Moreover, Fitzgerald indicates that where the Consumer Fraud Act and FTCA differ, this difference must be respected. Fitzgerald, 46 Ill.App.3d at 529, 5 Ill.Dec. at 97, 361 N.E.2d at 97 (Consumer Fraud Act reaches transactions in intangibles where FTCA does not). With regard to their standing provisions, the two acts are quite dissimilar. The FTCA provides no private cause of action. It allows enforcement proceedings by the FTC brought in the public interest. The Consumer Fraud Act provides the Illinois Attorney General with similar enforcement power. Ill.Rev. Stat. ch. 121 1/2, ¶ 263. In addition, though, it provides a private cause of action for any person damaged by a violation of its provisions. Ill.Rev.Stat. ch. 121 1/2, ¶ 270. There is no mention of a public injury requirement in paragraph 270. Moreover, paragraph 263 indicates that, where the legislature intended such a requirement, it expressly provided therefor.
In sum, the court finds no indication of a public injury standing requirement under paragraph 270 of the Consumer Fraud Act. The court is not alone in this conclusion. See Overland Bond and Investment Corp. v. Mahoney, 82 C 2283 slip op. at 13 (N.D. Ill. July 30, 1984); In Re CLDC Management Corp., 18 B.R. 797, 800 (Bankr.N.D. Ill. 1982); M W Gear Co. v. A W Dynamometer, Inc., 97 Ill.App.3d 904, 913-914, 53 Ill.Dec. 721, 732, 424 N.E.2d 356, 365 (4th Dist. 1981).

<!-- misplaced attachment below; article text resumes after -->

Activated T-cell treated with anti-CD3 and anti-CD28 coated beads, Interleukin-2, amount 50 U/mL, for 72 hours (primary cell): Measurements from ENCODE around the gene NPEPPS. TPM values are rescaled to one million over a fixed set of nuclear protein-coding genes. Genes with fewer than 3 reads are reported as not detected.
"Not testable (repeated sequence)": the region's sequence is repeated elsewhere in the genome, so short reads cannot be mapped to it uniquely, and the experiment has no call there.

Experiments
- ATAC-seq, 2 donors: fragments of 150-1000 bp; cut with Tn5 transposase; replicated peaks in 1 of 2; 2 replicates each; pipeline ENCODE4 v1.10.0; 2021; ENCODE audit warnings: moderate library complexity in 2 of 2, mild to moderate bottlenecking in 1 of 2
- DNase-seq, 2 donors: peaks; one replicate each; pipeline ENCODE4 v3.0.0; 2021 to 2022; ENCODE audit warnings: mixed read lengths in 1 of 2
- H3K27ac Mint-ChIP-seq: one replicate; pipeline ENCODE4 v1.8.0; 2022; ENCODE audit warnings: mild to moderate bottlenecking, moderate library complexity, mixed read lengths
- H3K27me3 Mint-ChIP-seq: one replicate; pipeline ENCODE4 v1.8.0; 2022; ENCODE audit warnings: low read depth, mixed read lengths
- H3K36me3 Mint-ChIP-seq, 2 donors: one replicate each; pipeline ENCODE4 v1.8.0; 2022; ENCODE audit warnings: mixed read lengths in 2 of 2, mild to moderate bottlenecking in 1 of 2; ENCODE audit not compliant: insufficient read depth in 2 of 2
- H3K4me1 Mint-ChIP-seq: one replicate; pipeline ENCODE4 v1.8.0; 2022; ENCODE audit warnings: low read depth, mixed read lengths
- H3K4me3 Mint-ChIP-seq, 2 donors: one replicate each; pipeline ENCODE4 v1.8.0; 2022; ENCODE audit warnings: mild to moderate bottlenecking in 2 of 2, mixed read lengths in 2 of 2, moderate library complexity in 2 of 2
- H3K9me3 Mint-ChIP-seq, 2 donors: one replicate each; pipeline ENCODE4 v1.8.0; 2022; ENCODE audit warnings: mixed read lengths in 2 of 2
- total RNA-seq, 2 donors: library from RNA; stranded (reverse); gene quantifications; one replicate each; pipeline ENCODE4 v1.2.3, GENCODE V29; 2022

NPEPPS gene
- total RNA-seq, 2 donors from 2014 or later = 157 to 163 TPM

Apart from the contention that plaintiffs' have not alleged a public injury, defendants have no quarrel with the pleading of Count V. As that contention has failed, defendants' motion to dismiss Count V is denied.